Learn how to make a beautiful animation using CSS that will not slow down your end-users device and turn them away from your product.
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The end result (while pretty) can leave your user spending precious time waiting for the page to load.
If you need to create an attractive new animation for your homepage, for example, you will need to keep the page load time well under two seconds. But you also want your page to look incredible and stand out from your competitors.
Creating a High Performing CSS and SVG Animation
Raw CSS Animation on Inline SVG
- The image is inline HTML, which means zero file requests.
- Super small code footprint.
- Plan your CSS and SVG animation in detail. You cannot just export the image and expect usable SVG code. Also plan ahead and know which shapes need to be grouped.
- It’s very hands on. If you manually add classes to SVG paths, and you decide to change your source image, you must reapply the classes.
- Internet Explorer/Edge do not like animating SVGs. Fallbacks with static images work fine.
So, while a little hands on for some, I think it’s awesome that we can create a fully animated piece of art with a pretty much non-existent footprint using only CSS animations.
(Below is a screenshot from the animation)
Most of the complexity when creating an animation from SVG elements is exporting the artwork in a way that allows you to create the animation you want. For the above image, I drew inspiration from a clip Fraser Davidson from Cub Studio made for Raygun.com a few years ago.
Creating the Artwork for Animation
Easily the hardest part of creating one of these animations is the creation of your file. You have to make it easy to animate post export.
You’ll need to know what you can animate to get the desired result and the grouping of layers.
Knowing what the desired outcome is for the animation at this step is very important. Better planning allows you to group layers in such a way that can reduce complexity, and therefore reduce the amount of impact it has on your website performance.
Let me break down how I’m tackling this animation:
- All the artwork moves as one, both into and out of the canvas, and scale. With this knowledge, I create a new group in Adobe Illustrator that contains all the artwork. The reason for doing this is so that when I export the file as an SVG, I can target that group item and add a class to it that performs the animation I want.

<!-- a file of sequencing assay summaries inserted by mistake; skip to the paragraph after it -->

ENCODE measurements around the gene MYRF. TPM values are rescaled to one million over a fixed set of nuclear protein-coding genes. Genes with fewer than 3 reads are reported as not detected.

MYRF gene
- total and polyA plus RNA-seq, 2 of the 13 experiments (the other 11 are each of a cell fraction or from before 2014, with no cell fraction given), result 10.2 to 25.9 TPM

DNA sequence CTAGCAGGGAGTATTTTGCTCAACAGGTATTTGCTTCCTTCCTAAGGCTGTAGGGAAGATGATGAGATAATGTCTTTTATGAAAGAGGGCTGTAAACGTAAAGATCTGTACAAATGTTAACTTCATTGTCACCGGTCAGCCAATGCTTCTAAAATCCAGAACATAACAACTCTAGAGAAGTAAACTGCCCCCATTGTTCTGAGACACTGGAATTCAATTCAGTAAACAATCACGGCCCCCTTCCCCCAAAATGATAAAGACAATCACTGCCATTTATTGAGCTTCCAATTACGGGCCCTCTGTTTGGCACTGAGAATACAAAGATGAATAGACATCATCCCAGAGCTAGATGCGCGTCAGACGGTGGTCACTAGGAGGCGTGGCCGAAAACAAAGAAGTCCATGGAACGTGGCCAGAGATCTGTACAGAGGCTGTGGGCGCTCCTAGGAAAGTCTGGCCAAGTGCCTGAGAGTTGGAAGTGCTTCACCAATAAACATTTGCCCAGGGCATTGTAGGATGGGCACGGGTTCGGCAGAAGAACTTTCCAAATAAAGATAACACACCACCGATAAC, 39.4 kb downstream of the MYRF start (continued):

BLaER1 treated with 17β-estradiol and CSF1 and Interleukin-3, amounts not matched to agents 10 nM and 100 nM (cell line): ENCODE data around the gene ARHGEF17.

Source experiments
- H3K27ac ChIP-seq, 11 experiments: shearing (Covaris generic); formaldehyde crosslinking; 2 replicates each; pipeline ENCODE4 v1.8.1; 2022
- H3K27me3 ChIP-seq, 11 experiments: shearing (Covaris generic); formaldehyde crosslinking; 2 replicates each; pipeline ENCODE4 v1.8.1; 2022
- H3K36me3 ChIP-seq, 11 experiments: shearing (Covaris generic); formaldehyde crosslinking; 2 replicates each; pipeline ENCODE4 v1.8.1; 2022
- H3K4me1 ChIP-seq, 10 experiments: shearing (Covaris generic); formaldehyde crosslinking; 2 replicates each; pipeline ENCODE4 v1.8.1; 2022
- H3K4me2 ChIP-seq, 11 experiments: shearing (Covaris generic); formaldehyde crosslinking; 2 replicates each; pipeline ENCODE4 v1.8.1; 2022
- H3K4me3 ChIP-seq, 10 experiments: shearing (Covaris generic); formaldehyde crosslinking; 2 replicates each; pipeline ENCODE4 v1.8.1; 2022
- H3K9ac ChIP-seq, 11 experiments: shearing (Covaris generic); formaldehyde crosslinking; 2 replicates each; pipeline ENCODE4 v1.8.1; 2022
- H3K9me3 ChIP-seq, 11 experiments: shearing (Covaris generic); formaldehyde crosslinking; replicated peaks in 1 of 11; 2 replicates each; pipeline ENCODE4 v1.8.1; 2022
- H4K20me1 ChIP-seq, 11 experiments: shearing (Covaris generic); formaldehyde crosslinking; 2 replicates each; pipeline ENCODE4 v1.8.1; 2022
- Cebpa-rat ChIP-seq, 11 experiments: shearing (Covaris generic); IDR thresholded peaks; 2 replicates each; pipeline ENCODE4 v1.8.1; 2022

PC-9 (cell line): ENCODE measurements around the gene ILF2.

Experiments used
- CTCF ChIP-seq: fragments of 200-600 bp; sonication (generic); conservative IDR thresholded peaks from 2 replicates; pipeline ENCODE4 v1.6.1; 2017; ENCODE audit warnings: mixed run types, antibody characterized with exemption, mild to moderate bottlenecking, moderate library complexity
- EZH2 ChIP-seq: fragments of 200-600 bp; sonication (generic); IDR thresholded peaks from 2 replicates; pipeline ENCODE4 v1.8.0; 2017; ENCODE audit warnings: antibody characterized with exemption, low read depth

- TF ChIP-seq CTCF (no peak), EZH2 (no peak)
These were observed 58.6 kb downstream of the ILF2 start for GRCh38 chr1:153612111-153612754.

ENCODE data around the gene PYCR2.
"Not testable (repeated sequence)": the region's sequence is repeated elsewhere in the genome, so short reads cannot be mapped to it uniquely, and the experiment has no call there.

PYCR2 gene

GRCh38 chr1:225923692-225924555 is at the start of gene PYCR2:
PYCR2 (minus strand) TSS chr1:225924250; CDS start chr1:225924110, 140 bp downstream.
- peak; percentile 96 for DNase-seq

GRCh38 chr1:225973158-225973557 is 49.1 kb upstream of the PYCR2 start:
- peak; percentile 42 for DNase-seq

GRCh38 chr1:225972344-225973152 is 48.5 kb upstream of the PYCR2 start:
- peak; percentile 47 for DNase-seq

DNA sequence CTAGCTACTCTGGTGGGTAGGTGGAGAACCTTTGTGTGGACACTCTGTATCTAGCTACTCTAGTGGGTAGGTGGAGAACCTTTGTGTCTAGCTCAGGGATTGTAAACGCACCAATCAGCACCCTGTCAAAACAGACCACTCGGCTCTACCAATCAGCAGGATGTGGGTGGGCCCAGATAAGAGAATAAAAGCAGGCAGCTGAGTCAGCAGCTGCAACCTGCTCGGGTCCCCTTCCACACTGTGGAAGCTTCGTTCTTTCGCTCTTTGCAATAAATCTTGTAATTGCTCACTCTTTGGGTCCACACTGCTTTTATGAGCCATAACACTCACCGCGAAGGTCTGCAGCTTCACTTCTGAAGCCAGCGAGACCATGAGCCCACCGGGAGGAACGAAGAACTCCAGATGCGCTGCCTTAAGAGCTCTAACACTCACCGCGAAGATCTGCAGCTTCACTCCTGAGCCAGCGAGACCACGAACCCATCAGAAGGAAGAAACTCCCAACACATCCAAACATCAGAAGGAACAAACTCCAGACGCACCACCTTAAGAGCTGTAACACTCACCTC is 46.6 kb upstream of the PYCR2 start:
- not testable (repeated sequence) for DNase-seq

- The Raygun rotates and moves independently of the beam and the sparks that come from the gun when firing, so while contained in the artwork group, I create another group that contains all the pieces of the Raygun.
- The shine/sheen moves across the body of the Raygun, above the shadows but beneath the surface detail. I order the layers as such and create a mask of the Raygun. Within the mask, I add a polygon that I can move from left to right to create the sleek shine effect. This whole layer needs to move with the Raygun, so I also placed it inside the Raygun group.
- There are a few ways I could have tackled the particles and beam. I opted to leverage the ability to animate a strokes border and border-offset using the CSS properties ‘stroke-dasharray’ and ‘stroke-offset.’ When I drew the completed paths I wanted two dashes to follow and worried about how they would look after the fact. Both these groups are contained in the artwork group.
Once the artwork is sorted and grouped, the next step is exporting the SVG from Adobe Illustrator. When exporting, make sure you select inline CSS. While this may seem counter-intuitive as we want to manipulate classes, the last thing we want to do is fight generated classes for specificity.
Once exported, you can open the SVG file in an editor, and copy the complete SVG code into an HTML page. Then, begin to add the classes and CSS animations.
Adding Classes and Creating the Animations
With each of the groups we created in Adobe Illustrator, note the order of the SVG code. You’ll notice it is in reverse order of what we would expect to find. The reason is that in HTML code, shapes are rendered top down, and thus they appear further down the page.
There are two methods you can use for writing complex CSS animations:
- Staggered animations using short durations and animation offsets.
- Single duration variable + easing and percentage keyframes.
There are pros and cons to each, but I prefer to use a single animation duration for the simple reason that I can slow down and control my entire timeline with a single variable. The cons to this approach are the limitations with animation easing.
For example, if you are only animating between keyframes 30% -> 40%, but have an easing function set to ease in, the easing is applied to the 0% -> 100% range, not just the 10% you have animated. I opt to apply the same easing function and timing to all the animations so that each keyframe occurs at the same point regardless of animation, making events easier to line up.
Final Notes on Creating a High Performing CSS and SVG Animation
Remember, your page load time should never be over three seconds. Now, all that’s left to do is tinker with your keyframes and classes, and create your animation!
Published at DZone with permission of Kyle Henwood, DZone MVB. See the original article here.
Opinions expressed by DZone contributors are their own.